Chapter

George Steiner

Richard Kearney

in Debates in Continental Philosophy

Published by Fordham University Press

Published in print August 2004 | ISBN: 9780823223176
Published online March 2011 | e-ISBN: 9780823235155 | DOI: http://dx.doi.org/10.5422/fso/9780823223176.003.0013

Series: Perspectives in Continental Philosophy

George Steiner

Show Summary Details

Preview

George Steiner believes that there is in the history of Europe a very strong central tradition, which is by no means an easy one to live with. It is that of the Roman Empire meeting Christianity. It strikes Steiner that Europe is a constellation of cities, which no other place on earth, no other civilization, not even the United States, has ever known. When one comes to Europe, what strikes one immediately is the great diversity of all the cities, each one with its historical moment of grandeur, its historical past being engraved in stone, and there to be admired. Although Paris is the epitome of a national city, it is more of an exception. Steiner's theory is that France, and Paris as representative of France, are exceptions in Europe, and the French will take a long time to become aware of that; they will probably have to change their ambitions and rethink their nation and their sense of nationality in order to adjust to the new European standards. Here, Steiner talks about the shared culture as the culture of the city.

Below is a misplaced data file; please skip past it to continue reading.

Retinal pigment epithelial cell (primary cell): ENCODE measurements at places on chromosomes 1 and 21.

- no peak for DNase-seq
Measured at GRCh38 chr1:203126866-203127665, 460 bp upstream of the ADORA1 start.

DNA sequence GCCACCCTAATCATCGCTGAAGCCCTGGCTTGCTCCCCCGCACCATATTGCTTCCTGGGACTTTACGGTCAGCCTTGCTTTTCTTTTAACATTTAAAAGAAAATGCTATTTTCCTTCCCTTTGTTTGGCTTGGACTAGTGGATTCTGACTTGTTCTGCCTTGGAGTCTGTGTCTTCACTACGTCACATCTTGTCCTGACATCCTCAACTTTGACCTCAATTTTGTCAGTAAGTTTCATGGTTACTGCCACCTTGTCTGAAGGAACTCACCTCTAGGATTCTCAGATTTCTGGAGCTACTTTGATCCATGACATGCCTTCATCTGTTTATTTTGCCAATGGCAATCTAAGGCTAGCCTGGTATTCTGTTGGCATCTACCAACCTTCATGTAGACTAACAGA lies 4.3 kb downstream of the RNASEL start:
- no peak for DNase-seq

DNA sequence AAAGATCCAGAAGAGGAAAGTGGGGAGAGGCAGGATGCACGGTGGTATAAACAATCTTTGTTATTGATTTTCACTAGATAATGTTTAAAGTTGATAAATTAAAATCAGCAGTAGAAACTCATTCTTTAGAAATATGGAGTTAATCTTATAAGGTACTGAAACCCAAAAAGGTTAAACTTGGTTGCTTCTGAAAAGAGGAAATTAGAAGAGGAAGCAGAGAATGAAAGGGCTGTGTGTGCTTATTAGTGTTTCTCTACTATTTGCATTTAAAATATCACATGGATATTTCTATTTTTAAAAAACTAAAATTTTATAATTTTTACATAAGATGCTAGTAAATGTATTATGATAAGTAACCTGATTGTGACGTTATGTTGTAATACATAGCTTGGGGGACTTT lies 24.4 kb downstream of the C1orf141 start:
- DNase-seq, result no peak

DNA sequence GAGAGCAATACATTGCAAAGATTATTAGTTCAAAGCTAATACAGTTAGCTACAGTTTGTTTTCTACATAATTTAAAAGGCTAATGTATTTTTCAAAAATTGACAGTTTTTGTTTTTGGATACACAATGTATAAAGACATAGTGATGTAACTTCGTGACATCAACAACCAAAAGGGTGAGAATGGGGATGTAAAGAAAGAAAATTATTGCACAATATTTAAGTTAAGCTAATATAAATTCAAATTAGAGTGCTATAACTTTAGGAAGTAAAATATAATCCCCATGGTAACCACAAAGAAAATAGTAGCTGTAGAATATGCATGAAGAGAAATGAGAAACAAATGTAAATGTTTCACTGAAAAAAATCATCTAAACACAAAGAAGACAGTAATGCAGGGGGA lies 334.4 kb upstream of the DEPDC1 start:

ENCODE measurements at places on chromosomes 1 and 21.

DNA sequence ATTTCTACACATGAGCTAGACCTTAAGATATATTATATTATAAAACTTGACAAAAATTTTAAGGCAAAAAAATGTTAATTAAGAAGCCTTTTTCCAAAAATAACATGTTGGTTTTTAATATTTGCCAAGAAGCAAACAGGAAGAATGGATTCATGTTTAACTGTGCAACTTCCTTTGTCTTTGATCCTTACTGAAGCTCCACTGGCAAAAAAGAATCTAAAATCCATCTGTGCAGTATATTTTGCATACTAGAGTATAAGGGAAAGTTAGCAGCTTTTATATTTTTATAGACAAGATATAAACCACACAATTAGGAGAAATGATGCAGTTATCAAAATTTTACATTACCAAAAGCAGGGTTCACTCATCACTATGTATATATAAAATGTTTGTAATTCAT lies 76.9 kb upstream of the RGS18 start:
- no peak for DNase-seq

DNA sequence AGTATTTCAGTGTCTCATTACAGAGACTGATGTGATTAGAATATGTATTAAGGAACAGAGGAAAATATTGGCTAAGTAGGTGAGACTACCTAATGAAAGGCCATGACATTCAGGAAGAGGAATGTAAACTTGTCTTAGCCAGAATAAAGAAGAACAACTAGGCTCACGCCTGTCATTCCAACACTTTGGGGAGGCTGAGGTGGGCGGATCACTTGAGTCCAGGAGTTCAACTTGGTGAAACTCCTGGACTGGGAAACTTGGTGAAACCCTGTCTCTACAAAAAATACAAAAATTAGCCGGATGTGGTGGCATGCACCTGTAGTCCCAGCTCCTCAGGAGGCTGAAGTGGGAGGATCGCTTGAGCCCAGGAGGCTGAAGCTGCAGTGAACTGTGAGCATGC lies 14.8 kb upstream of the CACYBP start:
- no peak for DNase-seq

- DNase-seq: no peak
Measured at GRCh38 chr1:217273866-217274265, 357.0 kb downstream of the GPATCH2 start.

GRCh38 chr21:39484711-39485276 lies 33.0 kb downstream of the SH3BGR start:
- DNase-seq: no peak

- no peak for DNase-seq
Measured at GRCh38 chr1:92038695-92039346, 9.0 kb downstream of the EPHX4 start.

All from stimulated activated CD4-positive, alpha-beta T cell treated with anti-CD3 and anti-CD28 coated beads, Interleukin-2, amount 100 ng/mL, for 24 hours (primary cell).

Keywords: George Steiner; history; Europe; cities; Paris; culture

Chapter.  4664 words. 

Subjects: Philosophy

Full text: subscription required

How to subscribe Recommend to my Librarian

Buy this work at Fordham University Press »

Users without a subscription are not able to see the full content. Please, subscribe or login to access all content.